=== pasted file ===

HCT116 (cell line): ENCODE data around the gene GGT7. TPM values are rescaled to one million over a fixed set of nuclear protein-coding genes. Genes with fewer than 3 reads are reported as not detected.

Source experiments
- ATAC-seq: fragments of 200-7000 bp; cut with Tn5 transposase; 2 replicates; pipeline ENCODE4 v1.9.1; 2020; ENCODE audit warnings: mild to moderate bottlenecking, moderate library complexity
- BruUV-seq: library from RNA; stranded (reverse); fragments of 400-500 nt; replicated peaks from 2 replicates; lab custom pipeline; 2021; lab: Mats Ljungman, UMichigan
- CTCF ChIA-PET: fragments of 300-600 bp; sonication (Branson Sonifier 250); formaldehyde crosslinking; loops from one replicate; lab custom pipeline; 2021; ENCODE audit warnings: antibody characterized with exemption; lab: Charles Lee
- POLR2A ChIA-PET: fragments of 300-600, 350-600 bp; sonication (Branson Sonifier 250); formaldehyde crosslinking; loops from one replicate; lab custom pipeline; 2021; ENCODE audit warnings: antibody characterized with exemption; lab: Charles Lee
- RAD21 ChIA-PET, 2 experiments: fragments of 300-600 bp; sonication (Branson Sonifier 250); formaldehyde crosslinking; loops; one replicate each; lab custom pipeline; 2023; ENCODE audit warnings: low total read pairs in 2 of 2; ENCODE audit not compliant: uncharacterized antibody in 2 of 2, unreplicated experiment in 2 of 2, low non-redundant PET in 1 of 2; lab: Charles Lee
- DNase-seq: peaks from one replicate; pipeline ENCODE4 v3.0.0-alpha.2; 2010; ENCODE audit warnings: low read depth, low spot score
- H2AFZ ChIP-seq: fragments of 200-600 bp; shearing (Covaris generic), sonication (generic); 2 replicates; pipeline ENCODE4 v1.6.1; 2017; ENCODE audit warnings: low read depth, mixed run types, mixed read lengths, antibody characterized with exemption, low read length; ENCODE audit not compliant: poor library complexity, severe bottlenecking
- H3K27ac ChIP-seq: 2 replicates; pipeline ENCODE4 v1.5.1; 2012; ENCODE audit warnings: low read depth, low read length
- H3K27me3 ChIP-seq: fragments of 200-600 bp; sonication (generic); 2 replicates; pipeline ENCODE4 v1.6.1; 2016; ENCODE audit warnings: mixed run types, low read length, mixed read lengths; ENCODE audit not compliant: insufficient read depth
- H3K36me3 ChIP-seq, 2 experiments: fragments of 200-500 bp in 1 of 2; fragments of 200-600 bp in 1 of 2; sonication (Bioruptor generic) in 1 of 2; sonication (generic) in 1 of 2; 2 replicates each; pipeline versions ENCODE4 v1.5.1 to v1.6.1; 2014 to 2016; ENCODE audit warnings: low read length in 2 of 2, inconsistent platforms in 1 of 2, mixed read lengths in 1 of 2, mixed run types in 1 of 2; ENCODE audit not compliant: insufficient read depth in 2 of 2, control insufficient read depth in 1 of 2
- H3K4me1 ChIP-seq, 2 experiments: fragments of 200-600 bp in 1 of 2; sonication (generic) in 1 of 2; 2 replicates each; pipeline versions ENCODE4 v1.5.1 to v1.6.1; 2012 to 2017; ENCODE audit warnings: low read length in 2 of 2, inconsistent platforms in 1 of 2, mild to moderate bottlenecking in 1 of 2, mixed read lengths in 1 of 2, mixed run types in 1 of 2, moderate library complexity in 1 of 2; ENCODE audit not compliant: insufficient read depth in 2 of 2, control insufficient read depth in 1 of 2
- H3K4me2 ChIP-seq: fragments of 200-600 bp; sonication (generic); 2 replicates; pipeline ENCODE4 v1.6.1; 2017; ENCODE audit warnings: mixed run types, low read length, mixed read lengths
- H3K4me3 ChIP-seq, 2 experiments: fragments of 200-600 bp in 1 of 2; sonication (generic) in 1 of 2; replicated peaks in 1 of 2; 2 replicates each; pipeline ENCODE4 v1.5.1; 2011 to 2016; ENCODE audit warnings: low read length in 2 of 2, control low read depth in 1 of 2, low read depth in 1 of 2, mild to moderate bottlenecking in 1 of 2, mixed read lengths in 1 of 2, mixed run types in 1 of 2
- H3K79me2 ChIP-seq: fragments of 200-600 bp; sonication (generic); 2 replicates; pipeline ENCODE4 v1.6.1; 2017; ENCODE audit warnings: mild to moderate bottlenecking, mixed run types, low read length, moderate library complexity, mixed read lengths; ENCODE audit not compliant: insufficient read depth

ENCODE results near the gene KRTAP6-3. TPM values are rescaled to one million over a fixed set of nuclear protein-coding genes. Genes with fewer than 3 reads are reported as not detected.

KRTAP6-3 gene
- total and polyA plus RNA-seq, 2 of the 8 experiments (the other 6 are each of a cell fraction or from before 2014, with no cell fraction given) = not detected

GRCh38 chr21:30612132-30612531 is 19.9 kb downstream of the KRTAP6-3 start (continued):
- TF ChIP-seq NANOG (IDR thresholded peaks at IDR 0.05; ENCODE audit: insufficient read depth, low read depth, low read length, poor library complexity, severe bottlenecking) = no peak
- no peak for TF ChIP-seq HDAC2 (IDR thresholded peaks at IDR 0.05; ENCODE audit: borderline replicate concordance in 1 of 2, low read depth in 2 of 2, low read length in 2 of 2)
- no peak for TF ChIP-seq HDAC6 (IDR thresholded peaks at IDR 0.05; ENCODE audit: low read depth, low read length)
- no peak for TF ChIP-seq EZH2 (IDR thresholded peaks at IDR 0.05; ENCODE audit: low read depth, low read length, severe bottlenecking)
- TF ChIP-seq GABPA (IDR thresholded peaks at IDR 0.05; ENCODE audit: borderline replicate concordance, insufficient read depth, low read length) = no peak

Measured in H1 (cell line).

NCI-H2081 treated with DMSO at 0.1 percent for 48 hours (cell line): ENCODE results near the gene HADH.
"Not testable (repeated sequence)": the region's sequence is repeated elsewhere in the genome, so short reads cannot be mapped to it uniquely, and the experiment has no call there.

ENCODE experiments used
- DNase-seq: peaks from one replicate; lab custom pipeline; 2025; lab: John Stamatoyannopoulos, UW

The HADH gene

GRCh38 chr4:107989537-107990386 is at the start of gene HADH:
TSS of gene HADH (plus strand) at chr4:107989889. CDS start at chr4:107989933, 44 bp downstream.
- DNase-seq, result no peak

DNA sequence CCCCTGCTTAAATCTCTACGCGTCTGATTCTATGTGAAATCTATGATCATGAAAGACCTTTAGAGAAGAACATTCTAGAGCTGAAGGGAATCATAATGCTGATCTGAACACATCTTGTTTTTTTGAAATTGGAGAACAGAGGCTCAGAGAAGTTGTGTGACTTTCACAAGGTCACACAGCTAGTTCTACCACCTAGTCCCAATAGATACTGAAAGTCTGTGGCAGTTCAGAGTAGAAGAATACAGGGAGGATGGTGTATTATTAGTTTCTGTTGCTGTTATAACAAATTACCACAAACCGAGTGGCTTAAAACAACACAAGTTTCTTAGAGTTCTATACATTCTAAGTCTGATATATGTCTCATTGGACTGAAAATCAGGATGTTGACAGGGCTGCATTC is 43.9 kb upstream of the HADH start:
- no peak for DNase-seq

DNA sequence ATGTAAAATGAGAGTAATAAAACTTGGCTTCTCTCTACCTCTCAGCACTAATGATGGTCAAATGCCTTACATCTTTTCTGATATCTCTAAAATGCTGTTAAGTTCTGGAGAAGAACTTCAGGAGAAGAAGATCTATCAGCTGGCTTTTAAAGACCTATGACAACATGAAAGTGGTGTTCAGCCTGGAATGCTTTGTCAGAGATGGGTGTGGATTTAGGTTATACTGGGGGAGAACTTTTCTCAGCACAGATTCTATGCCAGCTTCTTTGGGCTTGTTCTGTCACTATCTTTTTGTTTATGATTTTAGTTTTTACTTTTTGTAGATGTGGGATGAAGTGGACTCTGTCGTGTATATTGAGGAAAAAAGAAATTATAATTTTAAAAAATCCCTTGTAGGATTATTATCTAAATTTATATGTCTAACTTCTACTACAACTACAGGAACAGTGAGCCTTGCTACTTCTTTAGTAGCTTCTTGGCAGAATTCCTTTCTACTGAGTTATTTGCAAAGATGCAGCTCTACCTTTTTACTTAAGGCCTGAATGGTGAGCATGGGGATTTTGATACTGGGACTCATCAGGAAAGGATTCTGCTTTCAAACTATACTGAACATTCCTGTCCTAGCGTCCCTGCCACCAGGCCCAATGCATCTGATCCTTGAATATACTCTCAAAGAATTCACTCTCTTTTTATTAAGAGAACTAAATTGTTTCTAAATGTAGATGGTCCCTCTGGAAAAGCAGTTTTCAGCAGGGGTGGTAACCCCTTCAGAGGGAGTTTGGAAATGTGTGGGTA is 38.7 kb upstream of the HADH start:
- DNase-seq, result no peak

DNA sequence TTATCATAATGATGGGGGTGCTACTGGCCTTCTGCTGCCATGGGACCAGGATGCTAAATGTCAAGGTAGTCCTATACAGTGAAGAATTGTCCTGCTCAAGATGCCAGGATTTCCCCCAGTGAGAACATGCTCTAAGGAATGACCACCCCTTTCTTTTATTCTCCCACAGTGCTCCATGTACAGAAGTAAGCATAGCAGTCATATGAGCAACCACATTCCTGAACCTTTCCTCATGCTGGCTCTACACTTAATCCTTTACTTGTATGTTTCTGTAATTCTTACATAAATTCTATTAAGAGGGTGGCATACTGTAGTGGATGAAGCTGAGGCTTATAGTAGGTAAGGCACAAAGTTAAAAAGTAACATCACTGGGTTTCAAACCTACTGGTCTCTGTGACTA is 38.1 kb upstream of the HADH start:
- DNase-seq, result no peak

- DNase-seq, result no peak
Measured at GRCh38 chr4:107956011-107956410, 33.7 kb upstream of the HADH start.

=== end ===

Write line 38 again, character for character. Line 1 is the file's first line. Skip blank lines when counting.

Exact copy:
- DNase-seq, result no peak